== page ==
Furthermore, change is expensive, especially without strict, testplans, and the other trappings that good developers like to have around them. Management is right to be wary of you. If you owned the company, you'd be wary, too.

    Being right, does not endow the right to be rude; politeness costs nothing.
    Being unknowing, is not the same as being stupid.
    Expressing a contrary opinion, whether to the individual or the group, is more often a sign of deeper thought than of cantankerous belligerence.
    Do not mistake your goals as the only goals; your opinion as the only opinion; your confidence as correctness. Saying you know better is not the same as explaining you know better.

      Less than 10% of all developers will do the latter option. Remember - this program was working long before you go there. It makes lots of money. Therefore, it's got to be doing something right.
      So I take it that option 3 is what you are advocating as a reasonable approach, while option 1 and 2 are less reasonable. I think that all of those options have upsides and downsides:

      • Option 1 upside: Get paid while it works.
        Downside: uncaught system bugs get you fired, perhaps.
      • Option 2 upside: Low stress at work.
        Downside: No job.
      • Option 3 upside: Get paid while it works.
        Downside: uncaught system bugs get you fired, perhaps.

      So I don't see a lot of difference in 1 and 3 until after your discussion with the boss. Even then the defacto corporate programming methods/policy isn't likely to be changed by your middle manager. After all you said it has been working the old way making $$$ so why change?

      OTOH, making changes to the Modules you modify, and applying more sane programming practices yourself, quietly, over time, would seem to be an option 4 which would be compatible with option 3 and perhaps more likely to change the defacto corporate programming practices? No?

      Nothing is too wonderful to be true
      -- Michael Faraday

      I'd prefer to add a fourth option. Go IMMEDIATELY to my supervisor and say something along the lines of, "You asked me to look at this. Mummy always told me never to leave 'strict' out, but my guess is that it would mean a complete rewrite, taking x months. Do you want me to do that, and if so, when?" This means that the supervisor is in a position to balance resources and projects, which is what I would expect a supervisor to be there for. The answer might tell you a lot of things, for example,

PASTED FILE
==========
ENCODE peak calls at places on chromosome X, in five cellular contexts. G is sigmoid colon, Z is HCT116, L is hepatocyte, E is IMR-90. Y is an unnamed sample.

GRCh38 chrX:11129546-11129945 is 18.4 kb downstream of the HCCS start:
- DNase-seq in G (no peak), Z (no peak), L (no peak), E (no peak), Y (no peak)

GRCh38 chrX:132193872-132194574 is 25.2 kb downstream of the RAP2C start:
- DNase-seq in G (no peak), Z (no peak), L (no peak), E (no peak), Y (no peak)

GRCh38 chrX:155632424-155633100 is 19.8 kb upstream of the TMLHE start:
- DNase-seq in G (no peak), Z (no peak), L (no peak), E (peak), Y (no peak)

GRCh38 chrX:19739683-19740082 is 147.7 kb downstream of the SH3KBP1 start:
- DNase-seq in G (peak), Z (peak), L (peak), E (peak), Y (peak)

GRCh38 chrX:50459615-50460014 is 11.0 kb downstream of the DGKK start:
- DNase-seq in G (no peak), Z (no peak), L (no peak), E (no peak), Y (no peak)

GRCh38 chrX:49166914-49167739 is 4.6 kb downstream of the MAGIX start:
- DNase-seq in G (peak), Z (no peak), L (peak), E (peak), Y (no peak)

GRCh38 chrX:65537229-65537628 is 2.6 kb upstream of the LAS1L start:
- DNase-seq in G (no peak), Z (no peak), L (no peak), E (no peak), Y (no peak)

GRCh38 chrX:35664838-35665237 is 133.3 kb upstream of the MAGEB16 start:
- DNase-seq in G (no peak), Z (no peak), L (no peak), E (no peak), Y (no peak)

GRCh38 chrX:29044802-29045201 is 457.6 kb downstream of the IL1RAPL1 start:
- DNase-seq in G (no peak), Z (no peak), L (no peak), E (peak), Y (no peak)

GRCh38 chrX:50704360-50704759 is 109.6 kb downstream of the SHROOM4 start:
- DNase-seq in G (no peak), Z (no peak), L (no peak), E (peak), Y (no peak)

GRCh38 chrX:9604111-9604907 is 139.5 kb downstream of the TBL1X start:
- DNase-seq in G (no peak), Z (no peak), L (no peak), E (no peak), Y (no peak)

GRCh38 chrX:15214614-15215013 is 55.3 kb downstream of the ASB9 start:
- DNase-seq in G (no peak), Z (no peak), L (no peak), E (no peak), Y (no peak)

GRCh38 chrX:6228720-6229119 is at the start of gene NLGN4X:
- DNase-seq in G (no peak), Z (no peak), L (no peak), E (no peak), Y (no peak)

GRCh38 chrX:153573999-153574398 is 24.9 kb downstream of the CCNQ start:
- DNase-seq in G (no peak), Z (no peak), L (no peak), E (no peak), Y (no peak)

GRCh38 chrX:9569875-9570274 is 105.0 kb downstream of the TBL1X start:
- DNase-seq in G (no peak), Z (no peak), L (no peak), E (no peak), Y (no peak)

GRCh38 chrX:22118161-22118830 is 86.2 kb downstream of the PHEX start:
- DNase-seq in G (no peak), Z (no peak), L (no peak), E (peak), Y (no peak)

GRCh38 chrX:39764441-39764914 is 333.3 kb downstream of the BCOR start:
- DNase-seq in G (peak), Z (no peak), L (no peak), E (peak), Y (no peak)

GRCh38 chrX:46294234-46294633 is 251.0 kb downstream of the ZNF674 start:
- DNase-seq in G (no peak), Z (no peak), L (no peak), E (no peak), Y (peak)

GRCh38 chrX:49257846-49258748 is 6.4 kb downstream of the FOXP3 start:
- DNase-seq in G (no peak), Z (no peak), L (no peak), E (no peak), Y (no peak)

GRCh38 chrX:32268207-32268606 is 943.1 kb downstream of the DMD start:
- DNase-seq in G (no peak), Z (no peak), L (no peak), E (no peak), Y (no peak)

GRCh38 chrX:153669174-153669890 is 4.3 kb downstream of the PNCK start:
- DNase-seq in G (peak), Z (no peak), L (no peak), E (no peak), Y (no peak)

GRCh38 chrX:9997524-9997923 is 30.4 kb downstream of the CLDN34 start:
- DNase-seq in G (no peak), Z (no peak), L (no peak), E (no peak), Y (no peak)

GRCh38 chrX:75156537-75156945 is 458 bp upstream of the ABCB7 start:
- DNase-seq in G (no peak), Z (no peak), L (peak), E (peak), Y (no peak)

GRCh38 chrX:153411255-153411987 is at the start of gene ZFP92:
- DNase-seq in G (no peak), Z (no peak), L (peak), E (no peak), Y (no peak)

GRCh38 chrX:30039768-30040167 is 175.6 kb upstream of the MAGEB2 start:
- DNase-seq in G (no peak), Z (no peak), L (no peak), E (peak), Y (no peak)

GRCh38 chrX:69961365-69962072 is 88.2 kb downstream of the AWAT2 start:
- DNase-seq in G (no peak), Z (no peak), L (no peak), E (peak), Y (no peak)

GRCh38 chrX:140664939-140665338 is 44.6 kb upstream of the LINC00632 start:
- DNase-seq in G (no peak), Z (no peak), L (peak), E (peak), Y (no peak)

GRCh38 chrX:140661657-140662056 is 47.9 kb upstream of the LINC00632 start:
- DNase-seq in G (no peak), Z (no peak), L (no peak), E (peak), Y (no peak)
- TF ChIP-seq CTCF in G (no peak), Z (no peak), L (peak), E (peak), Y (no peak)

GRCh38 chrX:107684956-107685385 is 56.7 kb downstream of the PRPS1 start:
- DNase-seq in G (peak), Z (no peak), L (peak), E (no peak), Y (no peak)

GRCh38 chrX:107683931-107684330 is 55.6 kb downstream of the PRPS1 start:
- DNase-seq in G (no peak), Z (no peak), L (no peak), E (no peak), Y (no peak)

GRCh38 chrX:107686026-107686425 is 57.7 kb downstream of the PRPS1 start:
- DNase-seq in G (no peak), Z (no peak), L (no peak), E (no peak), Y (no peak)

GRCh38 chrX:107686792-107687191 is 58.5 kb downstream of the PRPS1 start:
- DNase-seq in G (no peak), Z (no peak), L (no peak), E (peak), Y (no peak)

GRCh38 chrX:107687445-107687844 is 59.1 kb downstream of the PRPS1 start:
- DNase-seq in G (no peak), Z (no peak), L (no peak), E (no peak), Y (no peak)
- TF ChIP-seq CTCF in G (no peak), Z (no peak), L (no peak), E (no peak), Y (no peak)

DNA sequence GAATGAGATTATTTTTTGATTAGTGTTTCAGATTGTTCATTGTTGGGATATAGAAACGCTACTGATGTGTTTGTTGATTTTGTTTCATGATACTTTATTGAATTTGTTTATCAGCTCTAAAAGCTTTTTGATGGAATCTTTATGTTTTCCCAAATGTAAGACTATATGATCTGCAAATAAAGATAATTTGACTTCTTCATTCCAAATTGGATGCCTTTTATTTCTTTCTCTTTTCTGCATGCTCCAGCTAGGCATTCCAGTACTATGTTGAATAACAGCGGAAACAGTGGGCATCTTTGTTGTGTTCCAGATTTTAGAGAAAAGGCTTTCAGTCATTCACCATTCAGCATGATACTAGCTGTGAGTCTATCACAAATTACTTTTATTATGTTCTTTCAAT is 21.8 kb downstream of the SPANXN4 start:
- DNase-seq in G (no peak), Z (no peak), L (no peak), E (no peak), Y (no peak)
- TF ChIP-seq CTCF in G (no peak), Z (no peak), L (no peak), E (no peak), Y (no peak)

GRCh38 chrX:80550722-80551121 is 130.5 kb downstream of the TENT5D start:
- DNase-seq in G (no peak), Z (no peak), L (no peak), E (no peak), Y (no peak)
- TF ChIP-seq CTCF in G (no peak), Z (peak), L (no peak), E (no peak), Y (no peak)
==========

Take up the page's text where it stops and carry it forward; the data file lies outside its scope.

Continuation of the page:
"Bleep off & mind your own bleeping business": this is good advice to follow. Another employer should be sought ASAP!

      "What's strict?": you have an opening to become the indispensible perl guru in this firm.

      "We can't afford the time": it'll be more expensive later.

      Granted, I'm a beancounter, but I do seem to spend a lot of time on computer projects. Even in the beancounting world, the general approach is appropriate. Tell the man who makes the decisions what you think should be done and what resources it will require. Then let him do his job and decide. If you're worried about CYA, put it in writing. But I don't like 1 or 3, because you are keeping quiet about something other people need to know, and I don't like 2, because you are criticising other people's work, and they won't like it. You are painting a target on yourself.

      One final point, & I'll shut up. Always over-estimate the resources you will need. Not wildly, but leave a margin for things to go wrong. They will!